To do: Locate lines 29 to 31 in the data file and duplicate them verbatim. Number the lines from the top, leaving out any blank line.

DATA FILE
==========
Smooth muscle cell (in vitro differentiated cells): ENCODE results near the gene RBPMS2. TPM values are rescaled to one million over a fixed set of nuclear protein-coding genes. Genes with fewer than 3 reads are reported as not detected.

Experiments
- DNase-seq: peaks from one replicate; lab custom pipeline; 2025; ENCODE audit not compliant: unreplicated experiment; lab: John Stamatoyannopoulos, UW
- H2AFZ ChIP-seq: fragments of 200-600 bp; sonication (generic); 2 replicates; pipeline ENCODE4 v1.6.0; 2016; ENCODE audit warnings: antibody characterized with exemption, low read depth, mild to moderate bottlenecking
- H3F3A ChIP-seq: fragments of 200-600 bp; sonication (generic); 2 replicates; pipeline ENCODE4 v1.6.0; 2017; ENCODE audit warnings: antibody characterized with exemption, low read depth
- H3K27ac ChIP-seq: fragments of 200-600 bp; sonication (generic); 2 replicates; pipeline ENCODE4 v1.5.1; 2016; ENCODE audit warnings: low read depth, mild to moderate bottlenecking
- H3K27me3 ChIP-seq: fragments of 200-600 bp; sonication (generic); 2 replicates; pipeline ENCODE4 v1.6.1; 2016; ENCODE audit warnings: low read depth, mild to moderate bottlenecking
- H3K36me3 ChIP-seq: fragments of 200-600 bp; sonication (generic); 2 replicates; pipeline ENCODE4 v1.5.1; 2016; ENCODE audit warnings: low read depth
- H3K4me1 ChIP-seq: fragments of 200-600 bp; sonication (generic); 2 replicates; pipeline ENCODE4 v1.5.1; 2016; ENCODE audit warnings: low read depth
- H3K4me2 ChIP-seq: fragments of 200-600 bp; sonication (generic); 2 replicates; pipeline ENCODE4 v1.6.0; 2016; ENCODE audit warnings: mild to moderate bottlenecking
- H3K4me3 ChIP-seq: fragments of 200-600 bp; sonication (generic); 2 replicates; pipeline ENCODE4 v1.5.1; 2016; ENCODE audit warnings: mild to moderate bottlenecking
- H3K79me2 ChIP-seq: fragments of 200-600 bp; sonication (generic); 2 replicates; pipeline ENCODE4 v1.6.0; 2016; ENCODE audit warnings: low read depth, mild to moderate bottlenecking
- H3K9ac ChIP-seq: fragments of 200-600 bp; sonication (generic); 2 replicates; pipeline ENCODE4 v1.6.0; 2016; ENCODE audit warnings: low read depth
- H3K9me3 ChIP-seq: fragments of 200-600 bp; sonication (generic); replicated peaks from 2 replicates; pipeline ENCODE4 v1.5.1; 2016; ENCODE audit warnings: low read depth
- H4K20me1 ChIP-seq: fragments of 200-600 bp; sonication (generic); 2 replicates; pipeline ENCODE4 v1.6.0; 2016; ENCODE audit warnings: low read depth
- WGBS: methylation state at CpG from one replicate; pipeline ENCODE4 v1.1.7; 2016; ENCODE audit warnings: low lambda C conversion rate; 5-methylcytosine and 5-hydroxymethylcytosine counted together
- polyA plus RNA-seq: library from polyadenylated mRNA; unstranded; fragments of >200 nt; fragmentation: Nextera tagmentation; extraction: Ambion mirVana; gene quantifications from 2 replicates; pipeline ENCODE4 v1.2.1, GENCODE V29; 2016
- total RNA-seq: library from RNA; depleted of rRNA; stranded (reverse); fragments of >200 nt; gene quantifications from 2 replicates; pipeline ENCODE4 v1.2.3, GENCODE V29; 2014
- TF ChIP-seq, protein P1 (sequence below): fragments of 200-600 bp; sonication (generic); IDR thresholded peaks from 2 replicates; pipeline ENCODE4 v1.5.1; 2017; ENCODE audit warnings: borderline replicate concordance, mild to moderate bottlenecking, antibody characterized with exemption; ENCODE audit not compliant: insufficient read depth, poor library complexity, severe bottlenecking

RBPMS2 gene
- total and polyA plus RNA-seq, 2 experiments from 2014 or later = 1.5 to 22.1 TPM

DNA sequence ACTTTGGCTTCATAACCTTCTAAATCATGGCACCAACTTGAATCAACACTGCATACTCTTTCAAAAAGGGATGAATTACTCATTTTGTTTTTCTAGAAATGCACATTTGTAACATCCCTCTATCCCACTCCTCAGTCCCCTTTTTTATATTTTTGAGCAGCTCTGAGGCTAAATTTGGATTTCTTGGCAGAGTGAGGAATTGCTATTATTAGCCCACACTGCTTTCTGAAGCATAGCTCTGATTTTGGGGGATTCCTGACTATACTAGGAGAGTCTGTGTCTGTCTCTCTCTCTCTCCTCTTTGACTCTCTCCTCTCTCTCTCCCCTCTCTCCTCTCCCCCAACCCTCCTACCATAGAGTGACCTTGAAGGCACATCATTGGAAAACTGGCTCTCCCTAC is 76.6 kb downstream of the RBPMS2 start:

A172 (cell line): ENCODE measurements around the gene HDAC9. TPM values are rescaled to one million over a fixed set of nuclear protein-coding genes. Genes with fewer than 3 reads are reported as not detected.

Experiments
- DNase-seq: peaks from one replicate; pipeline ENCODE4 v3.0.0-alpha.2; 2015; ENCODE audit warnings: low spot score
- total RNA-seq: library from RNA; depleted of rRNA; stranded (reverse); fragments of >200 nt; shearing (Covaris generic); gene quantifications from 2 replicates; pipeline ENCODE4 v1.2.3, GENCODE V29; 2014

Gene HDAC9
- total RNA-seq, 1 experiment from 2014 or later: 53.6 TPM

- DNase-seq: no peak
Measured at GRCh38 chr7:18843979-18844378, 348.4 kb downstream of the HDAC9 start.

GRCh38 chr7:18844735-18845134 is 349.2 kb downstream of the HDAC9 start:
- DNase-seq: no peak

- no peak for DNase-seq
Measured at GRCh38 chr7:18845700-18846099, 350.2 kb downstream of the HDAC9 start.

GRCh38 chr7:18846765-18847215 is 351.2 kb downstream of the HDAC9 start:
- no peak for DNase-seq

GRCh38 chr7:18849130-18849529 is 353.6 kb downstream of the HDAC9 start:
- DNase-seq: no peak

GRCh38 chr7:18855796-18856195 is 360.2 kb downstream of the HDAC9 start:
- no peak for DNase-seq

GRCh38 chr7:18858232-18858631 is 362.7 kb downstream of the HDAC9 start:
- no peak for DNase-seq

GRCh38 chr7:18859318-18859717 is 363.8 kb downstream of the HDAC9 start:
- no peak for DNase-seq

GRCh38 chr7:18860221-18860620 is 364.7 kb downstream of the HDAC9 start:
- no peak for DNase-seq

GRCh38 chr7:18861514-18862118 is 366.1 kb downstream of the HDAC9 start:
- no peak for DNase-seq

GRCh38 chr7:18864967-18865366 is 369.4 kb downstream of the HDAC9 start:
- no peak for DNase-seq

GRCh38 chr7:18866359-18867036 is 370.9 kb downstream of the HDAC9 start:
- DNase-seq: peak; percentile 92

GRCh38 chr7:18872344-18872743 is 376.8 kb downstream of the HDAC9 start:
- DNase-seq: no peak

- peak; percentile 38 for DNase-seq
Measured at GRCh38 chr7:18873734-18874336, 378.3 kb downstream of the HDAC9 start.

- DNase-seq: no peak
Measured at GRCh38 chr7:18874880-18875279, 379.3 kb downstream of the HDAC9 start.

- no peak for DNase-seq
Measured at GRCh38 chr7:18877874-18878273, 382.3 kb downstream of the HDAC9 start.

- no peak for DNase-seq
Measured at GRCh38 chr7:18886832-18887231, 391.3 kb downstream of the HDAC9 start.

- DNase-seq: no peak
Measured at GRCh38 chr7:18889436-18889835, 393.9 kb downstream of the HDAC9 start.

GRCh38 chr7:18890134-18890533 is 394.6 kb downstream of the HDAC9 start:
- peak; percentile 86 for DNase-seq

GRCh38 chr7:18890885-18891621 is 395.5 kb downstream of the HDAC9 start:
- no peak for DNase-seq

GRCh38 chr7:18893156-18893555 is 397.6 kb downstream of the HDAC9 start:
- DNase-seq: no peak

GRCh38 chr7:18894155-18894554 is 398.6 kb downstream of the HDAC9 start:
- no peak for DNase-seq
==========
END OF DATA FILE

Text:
- DNase-seq: no peak
Measured at GRCh38 chr7:18843979-18844378, 348.4 kb downstream of the HDAC9 start.

GRCh38 chr7:18844735-18845134 is 349.2 kb downstream of the HDAC9 start: